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Kaapo Kakko fans take hero worship to a new level

Ryan Mead, 29, a Bay Shore native, poses

Ryan Mead, 29, a Bay Shore native, poses with New York Rangers second-overall pick Kaapo Kakko during a season-ticket holders event in June. Photo Credit: Dan LaRose

It’s not hard to pick out Ryan Mead at a New York Rangers event. He’s the one in robes and bishop’s headgear.

As the self-proclaimed pope of the “Church of Kakko,” he lords over the Rangers’ faithful who are certain that first-round draft pick Kaapo Kakko can help turn things around for a franchise that announced its official rebuild in 2018.

Mead, a 29-year-old Bay Shore native, wants people to know that he is respectful of people’s beliefs and that his website dedicated to the Finnish phenom is based on absurdity.

“We’ve had the Henrik Lundqvist era and now we’re going to the Kaapo Kakko era,” Mead said, referring first to the goalie who has been the face of the Rangers for over a decade. “What better way to transition into that?”

Mead, who spends his days selling software in Patchogue and, for the last four years, has cohosted the weekly Rangers podcast “Blueshirts Breakaway,” likes to say the idea for the Church came to him in a dream, but the truth is he, simply, thought it would be fun.

“I thought this would be one of the most ridiculous and fun things I could do to celebrate getting the second overall pick,” he said.

Kakko, 18, appears happy to go along with it.

When Mead appeared dressed in full “church” regalia at a Rangers season-ticketholder event in June, he introduced himself to Kakko, posed for photos and got an autograph on his ornate headgear.

“He doesn’t smile for anybody in any picture, but this picture with me, he’s smiling the biggest he’s ever smiled,” Mead said. “If he wanted me to stop, like I got an email that said, ‘I’d really prefer you didn’t do this anymore,’ we’d stop, but we do a lot of stuff like this. It’s fun and I don’t have any shame in that.”

Mead said he was aware of Kakko before he was drafted, when he played in Liiga, the Finnish Elite League, and at the 2019 IIHF World Championships in May. Kakko scored six goals and dished out an assist in 10 games at the tournament, helping Finland capture a gold medal. It was Kakko’s third gold in a 13-month span after also skating for Finland at the 2018 IIHF U18 World Championship and the 2019 IIHF World Junior Championship.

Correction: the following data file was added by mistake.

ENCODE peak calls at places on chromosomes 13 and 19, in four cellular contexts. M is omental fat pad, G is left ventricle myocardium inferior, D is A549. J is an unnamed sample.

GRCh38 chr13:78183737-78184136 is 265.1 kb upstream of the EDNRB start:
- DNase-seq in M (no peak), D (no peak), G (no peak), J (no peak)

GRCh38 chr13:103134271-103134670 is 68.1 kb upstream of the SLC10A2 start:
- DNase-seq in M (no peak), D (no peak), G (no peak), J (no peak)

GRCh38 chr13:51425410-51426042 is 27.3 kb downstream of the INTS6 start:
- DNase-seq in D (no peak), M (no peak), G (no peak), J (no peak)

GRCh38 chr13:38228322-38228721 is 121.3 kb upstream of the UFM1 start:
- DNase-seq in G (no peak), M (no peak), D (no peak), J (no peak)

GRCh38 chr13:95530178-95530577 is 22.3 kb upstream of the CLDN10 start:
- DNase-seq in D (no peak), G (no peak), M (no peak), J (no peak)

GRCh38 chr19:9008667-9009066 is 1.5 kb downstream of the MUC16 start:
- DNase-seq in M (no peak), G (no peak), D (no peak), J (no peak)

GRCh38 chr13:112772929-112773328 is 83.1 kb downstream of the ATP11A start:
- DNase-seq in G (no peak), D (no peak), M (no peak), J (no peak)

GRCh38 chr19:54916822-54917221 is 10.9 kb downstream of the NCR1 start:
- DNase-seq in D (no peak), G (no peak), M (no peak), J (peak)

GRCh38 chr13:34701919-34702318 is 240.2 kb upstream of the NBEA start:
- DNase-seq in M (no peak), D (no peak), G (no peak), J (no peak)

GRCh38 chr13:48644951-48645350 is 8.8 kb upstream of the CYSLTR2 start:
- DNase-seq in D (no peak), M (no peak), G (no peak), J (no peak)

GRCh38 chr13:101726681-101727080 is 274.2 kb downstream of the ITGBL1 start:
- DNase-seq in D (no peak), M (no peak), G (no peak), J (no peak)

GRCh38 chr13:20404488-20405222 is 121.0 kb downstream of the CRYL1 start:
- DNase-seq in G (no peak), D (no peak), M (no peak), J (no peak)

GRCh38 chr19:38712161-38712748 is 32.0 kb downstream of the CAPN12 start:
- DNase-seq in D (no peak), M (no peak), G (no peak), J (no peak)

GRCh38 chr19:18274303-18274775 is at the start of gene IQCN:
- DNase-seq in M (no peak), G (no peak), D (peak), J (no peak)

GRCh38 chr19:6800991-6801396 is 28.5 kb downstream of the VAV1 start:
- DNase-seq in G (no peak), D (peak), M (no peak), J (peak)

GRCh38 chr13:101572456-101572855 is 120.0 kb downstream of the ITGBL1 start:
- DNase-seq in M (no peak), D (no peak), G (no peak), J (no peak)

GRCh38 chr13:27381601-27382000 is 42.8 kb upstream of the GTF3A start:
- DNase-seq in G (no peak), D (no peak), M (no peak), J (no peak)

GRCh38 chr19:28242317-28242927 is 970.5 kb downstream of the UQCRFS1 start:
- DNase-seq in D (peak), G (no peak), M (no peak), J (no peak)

The performance sparked plenty of buzz, particularly among Rangers fans after the Blueshirts drew the No. 2 pick in the NHL Draft Lottery in April. Suddenly, Mead said fans who had resigned themselves to a multi-year rebuild were looking to Kakko as a light, a generational talent who could jump-start the squad as soon as he laced up his skates.

Mead brought up the idea for the Church of Kakko on an episode of Blueshirts Breakaway, without telling his cohost Greg Kaplan beforehand, and reached out to longtime listeners Bob Kawa for a website and Nick DePalo for merchandise. The group spent about two-and-a half weeks working on the website and merchandise design and everything went live a week before the Draft.

“[Ryan] sent me the idea and I thought it was ridiculous,” said Kawa, 31, a website designer in upstate Oneonta. “But it sounded fun and I don’t get the opportunity to design things for fields that I’m super passionate about at work.”

The Church of Kakko is far from traditional hero worship, but Mead said that was the point. He’s relished in the humor of it, quick to point out that this isn’t out of character for him or the podcast, and it didn’t take long for the site to become a hit.

Fans started adding #PraiseBe to any tweet about Kakko and Mead said his personal Twitter account recorded 1.5 million impressions in the two weeks after the Church went live, gaining over 1,600 followers.

Mead also said the podcast’s listener numbers have grown by the thousands, including an extra 3,000 listeners when the Church of Kakko was announced.

“I knew it would pick up steam, but I had no idea it was going to do what it’s done,” said Kaplan, 30, a TV producer in the Albany area. “The Rangers haven’t had this kind of guy before and that excitement around your own prospect is next level. Ryan was smart enough to dig into that.”

“I thought maybe 10 diehard fans would think it was hilarious and then some people, would be like, ‘Why are you making fun?’” added DePalo, 29, a Staten Island native. “I don’t have words to describe the reaction.”

There have been critics and missteps along the way — the original merchandise showed Kakko shooting with the wrong hand — but, for the most part, the response has been positive, with several Finnish newspapers picking up the story, Mead said. His goal, he said, wasn’t to offend anyone, but “to do something fun before the season.”

Mead has big plans for his so-called church. He’s working on getting robes in Rangers colors, is planning a rally outside Madison Square Garden when the Rangers open the season against Winnipeg on Oct. 3 and said his goal is to have fans shout “Praise Be” after every Kakko goal.

“This is a very hopeful and great time for the Rangers,” Mead said. “It’s a fun time to enjoy. That was the reason I did it. Let’s have a good time, let’s all get a little ridiculous.”

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